We have to realize that we have an inherent blindness due to the fact that we have to contend with spiritual and supernatural realities in our life. These realities simply can overwhelm our capacity to see things properly, let alone, understand them. To top it all, we also have to contend with the fact that in our life there is a very confusing mixture of good and evil, of truth and falsehood, etc.
And yet, we also have to realize more deeply that we have the capacity to deal with that inherent blindness properly. And that is always to go to Christ, to learn how to see things the way Christ sees them. Let’s remember that it is Christ who offers us “the way, the truth and the life.”
We need to realize that we can only see things properly and understand them properly as well when we know how to see things through the eyes of Christ. This can be lesson we can derive from that gospel episode where Christ said, “Can a blind person guide a blind person? Will not both fall into a pit?” (cfr. Lk 6,39-42)
And indicating how not to be a blind guide, he said, “No disciple is superior to the teacher, but when fully trained, every disciple will be like his teacher.” These words obviously tell us that we have to refer to Christ, our ultimate teacher, to be able to see and understand things properly.
Unless we see things through Christ who said that he is the light of the world (cfr Jn 9), we actually cannot see things as they ought to be seen. If we simply rely on our senses and even on our intelligence, but without Christ through the exercise of our faith, we actually are blind. This we have to acknowledge.
We need to be more aware of this predicament of ours and start to develop and use the appropriate means to correct, if not avoid, that delicate situation. We need to be humble and to always feel the need to be with God even in our most intimate thoughts, let alone, our words, deeds and public interventions.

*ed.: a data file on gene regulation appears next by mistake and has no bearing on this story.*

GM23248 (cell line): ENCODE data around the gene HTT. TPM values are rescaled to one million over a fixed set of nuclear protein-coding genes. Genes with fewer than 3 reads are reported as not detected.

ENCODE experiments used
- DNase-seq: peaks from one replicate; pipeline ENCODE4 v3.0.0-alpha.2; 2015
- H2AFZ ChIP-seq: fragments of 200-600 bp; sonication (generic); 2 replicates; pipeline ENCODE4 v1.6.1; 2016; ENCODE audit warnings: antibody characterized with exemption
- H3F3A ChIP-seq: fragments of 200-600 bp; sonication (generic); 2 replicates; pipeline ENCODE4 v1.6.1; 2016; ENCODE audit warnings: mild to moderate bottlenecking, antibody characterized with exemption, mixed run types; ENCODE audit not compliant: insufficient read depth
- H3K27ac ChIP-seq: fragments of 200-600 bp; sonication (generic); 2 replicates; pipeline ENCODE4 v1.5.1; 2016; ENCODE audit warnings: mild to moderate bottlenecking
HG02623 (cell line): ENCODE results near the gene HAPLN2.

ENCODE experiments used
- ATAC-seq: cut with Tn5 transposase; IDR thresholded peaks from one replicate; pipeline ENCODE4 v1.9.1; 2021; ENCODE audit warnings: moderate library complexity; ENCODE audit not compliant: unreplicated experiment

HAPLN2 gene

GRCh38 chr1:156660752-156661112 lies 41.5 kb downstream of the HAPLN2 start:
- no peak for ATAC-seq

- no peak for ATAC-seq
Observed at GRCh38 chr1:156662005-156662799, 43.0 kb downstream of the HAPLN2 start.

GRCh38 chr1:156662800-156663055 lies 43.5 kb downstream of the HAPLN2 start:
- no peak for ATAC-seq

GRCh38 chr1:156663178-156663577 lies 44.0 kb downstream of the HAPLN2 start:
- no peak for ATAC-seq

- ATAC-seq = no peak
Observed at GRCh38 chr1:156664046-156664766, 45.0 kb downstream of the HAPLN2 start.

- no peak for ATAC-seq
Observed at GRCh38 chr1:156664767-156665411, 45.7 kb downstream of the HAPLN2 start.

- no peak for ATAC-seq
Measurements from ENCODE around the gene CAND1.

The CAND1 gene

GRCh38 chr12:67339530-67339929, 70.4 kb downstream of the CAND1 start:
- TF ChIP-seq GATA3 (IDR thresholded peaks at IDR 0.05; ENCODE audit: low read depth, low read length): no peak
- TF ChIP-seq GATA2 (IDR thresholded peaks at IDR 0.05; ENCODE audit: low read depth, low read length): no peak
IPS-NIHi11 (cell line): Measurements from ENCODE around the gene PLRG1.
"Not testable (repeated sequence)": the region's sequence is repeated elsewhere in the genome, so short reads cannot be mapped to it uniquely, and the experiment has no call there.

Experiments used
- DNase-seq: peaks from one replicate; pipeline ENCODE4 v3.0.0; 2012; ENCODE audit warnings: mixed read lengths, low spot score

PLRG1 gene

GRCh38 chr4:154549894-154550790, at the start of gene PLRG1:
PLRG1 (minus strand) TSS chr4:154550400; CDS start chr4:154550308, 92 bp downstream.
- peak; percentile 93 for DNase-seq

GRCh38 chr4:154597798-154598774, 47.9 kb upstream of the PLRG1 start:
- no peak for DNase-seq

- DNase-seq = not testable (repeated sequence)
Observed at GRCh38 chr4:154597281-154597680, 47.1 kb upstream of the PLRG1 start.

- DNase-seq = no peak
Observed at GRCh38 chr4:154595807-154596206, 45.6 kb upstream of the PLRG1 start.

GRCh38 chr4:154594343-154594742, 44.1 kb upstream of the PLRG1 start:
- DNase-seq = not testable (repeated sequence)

There is actually no other way to correctly and properly understand and react to things and events in our life. We have to be wary of our tendency to rely solely on our human estimations of things, quite independent, if not contrary to the way God understands them.
In fact, not only should we be guarded against this tendency. Rather, we should also actively fight it, converting it into what is our proper way of thinking, judging and reasoning. And that is to do all these spiritual operations with God as the main guide and inspiration. The story of the man born blind (cfr. Jn 9) validates this point.
We have to be most careful when perhaps because of our education, our experience, our position, among other things, we feel that we would already have enough reason to make ourselves our own standard of what is true, good and beautiful.
To see and understand things the way Christ sees and understands them, we obviously need to study well the very life of Christ, his example and words. In this regard, we cannot overemphasize the need for us to spend time praying and meditating on the life of Christ, studying his teaching, and slowly developing the relevant attitude, practices and virtues.*